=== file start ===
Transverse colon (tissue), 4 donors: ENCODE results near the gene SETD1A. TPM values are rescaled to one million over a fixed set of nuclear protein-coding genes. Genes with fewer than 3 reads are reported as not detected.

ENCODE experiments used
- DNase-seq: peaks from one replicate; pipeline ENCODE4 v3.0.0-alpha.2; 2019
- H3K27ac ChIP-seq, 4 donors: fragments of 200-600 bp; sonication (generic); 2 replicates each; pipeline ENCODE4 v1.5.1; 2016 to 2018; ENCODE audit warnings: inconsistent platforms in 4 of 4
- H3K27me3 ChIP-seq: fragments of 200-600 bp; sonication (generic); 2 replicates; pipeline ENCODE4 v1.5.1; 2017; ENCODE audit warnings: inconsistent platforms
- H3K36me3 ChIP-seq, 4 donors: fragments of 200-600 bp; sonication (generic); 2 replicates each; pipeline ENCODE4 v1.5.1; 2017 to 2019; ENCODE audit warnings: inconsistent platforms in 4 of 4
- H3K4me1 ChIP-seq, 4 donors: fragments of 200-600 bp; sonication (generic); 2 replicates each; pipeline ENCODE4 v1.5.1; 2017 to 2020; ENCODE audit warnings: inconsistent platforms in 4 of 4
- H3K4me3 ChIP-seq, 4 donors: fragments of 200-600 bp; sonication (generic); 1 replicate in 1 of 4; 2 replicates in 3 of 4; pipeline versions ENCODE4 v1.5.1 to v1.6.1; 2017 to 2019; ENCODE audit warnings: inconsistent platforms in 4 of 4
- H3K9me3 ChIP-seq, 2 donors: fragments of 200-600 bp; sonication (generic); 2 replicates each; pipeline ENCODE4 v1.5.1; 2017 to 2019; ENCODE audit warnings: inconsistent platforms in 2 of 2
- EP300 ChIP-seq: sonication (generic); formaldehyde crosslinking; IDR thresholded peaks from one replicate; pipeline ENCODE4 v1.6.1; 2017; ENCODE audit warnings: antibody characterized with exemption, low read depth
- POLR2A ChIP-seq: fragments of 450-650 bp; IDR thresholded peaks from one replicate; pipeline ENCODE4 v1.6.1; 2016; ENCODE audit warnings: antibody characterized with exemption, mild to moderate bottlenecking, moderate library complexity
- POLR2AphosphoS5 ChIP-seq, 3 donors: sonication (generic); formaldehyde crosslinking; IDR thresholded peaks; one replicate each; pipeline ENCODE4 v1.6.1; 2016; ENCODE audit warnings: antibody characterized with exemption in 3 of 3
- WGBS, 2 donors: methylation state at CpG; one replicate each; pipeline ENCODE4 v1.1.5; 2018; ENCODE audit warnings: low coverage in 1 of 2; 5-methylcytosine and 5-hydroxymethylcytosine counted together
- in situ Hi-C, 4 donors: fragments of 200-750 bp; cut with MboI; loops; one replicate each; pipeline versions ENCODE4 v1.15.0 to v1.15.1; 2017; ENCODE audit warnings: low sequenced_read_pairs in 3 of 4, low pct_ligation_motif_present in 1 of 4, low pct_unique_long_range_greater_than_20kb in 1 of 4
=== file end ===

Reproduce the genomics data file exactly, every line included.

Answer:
Transverse colon (tissue), 4 donors: ENCODE results near the gene SETD1A. TPM values are rescaled to one million over a fixed set of nuclear protein-coding genes. Genes with fewer than 3 reads are reported as not detected.

ENCODE experiments used
- DNase-seq: peaks from one replicate; pipeline ENCODE4 v3.0.0-alpha.2; 2019
- H3K27ac ChIP-seq, 4 donors: fragments of 200-600 bp; sonication (generic); 2 replicates each; pipeline ENCODE4 v1.5.1; 2016 to 2018; ENCODE audit warnings: inconsistent platforms in 4 of 4
- H3K27me3 ChIP-seq: fragments of 200-600 bp; sonication (generic); 2 replicates; pipeline ENCODE4 v1.5.1; 2017; ENCODE audit warnings: inconsistent platforms
- H3K36me3 ChIP-seq, 4 donors: fragments of 200-600 bp; sonication (generic); 2 replicates each; pipeline ENCODE4 v1.5.1; 2017 to 2019; ENCODE audit warnings: inconsistent platforms in 4 of 4
- H3K4me1 ChIP-seq, 4 donors: fragments of 200-600 bp; sonication (generic); 2 replicates each; pipeline ENCODE4 v1.5.1; 2017 to 2020; ENCODE audit warnings: inconsistent platforms in 4 of 4
- H3K4me3 ChIP-seq, 4 donors: fragments of 200-600 bp; sonication (generic); 1 replicate in 1 of 4; 2 replicates in 3 of 4; pipeline versions ENCODE4 v1.5.1 to v1.6.1; 2017 to 2019; ENCODE audit warnings: inconsistent platforms in 4 of 4
- H3K9me3 ChIP-seq, 2 donors: fragments of 200-600 bp; sonication (generic); 2 replicates each; pipeline ENCODE4 v1.5.1; 2017 to 2019; ENCODE audit warnings: inconsistent platforms in 2 of 2
- EP300 ChIP-seq: sonication (generic); formaldehyde crosslinking; IDR thresholded peaks from one replicate; pipeline ENCODE4 v1.6.1; 2017; ENCODE audit warnings: antibody characterized with exemption, low read depth
- POLR2A ChIP-seq: fragments of 450-650 bp; IDR thresholded peaks from one replicate; pipeline ENCODE4 v1.6.1; 2016; ENCODE audit warnings: antibody characterized with exemption, mild to moderate bottlenecking, moderate library complexity
- POLR2AphosphoS5 ChIP-seq, 3 donors: sonication (generic); formaldehyde crosslinking; IDR thresholded peaks; one replicate each; pipeline ENCODE4 v1.6.1; 2016; ENCODE audit warnings: antibody characterized with exemption in 3 of 3
- WGBS, 2 donors: methylation state at CpG; one replicate each; pipeline ENCODE4 v1.1.5; 2018; ENCODE audit warnings: low coverage in 1 of 2; 5-methylcytosine and 5-hydroxymethylcytosine counted together
- in situ Hi-C, 4 donors: fragments of 200-750 bp; cut with MboI; loops; one replicate each; pipeline versions ENCODE4 v1.15.0 to v1.15.1; 2017; ENCODE audit warnings: low sequenced_read_pairs in 3 of 4, low pct_ligation_motif_present in 1 of 4, low pct_unique_long_range_greater_than_20kb in 1 of 4